Our sector-specific Research and Development tax relief experts offer a broad range of expertise in many different fields of commerce and industry.
The pharmaceutical industry has become one of the UK’s fastest-growing market sectors over the past decade, with smaller and privately-owned companies leading the way in investments and collaboration. R&D tax credits can help recoup some of the outlay by increasing cash flow and offsetting tax liabilities.
Between 2018 and 2019, expenditure on research and development in the pharmaceutical industry increased from £4.5 billion to £4.8 billion, representing the largest R&D investment in any UK industry sector.
SME’s are driving innovation in this sector and play a major role in developing new medicines and technologies.
Unfortunately, many companies do not take the full advantage of R&D tax relief, either because they understate their claims, or don’t realise their eligibility.
R&D TAX CREDITS
Alongside the opportunities, there are also many challenges for a smaller company. Amongst the pharmaceutical ‘giants’ the average annual outlay on research and development is 17% of revenues, (for example, AstraZeneca spent 26.63% in 2018/19 and Biogen spent £15.41%) but smaller companies with lower revenue totals often spend up to 50% of their capital expenditure budget.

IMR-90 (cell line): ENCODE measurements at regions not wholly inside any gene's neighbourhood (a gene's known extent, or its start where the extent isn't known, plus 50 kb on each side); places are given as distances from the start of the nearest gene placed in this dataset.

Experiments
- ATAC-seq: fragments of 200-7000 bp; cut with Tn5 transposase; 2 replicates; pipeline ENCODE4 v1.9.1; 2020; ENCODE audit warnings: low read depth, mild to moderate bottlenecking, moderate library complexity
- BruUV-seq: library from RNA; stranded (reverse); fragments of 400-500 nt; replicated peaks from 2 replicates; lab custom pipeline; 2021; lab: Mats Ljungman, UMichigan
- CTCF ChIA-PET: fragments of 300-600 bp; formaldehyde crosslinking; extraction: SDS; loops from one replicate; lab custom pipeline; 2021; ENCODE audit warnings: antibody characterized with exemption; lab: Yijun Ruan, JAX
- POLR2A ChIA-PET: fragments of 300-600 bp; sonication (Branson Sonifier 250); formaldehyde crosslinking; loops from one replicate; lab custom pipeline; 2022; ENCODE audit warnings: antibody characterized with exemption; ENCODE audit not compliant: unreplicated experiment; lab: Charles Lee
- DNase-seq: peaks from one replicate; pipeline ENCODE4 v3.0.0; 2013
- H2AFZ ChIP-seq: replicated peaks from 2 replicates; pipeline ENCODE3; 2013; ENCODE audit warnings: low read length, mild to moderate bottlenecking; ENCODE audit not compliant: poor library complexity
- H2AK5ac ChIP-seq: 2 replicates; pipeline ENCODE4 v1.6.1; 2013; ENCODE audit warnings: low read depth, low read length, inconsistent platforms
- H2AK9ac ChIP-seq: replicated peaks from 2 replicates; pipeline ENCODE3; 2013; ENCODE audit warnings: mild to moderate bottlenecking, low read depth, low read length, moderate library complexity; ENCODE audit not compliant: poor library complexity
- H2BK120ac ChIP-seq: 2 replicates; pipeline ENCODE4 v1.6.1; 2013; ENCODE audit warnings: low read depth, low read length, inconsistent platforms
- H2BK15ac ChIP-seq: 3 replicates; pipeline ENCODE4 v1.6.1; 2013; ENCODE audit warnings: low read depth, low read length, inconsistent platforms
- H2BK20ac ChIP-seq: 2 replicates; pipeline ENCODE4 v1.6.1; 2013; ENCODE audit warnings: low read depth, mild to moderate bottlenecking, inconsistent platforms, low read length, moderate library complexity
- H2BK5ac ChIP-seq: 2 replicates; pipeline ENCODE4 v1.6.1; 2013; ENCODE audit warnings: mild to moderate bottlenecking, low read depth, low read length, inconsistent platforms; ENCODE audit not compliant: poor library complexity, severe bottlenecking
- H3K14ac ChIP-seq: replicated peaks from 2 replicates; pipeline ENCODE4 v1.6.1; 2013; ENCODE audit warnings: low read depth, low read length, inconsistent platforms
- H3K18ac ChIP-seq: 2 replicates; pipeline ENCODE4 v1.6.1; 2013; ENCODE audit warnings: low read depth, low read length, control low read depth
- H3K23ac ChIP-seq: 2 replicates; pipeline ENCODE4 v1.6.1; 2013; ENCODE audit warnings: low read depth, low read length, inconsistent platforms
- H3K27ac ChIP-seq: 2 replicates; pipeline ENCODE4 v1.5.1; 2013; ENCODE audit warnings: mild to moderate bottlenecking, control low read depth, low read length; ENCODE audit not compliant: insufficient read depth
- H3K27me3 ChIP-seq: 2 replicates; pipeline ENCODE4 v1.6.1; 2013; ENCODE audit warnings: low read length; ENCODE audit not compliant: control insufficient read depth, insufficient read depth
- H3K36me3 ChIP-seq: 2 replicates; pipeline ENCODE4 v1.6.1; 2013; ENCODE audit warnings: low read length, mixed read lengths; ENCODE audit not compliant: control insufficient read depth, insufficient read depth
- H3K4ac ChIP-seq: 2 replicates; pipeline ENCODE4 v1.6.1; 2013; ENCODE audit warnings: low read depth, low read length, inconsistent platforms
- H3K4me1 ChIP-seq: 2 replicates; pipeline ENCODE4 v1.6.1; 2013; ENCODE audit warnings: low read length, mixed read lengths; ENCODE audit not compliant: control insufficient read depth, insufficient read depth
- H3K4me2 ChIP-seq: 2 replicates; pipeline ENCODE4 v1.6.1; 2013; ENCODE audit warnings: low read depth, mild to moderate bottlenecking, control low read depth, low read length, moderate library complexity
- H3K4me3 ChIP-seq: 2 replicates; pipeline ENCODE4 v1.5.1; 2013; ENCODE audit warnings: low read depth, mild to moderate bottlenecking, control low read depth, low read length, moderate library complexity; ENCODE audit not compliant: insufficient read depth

Smaller firms need sustainable investment over the long journey to develop a new drug, from preclinical research, through first trials, pilot studies, further trials and regulatory review and approval.
Most of these stages would involve resolving a scientific or technological uncertainty and would therefore have qualifying expenditure for R&D tax credits. The process can last anything up to ten years and will include many direct and indirect expenses, including materials and equipment used for the trials, salary costs employment overheads, and payments made to specialist subcontractors.
It may not be too late to recoup some of these expenses as R&D tax credit claims can still be submitted anytime up to two years from the end of your accounting period.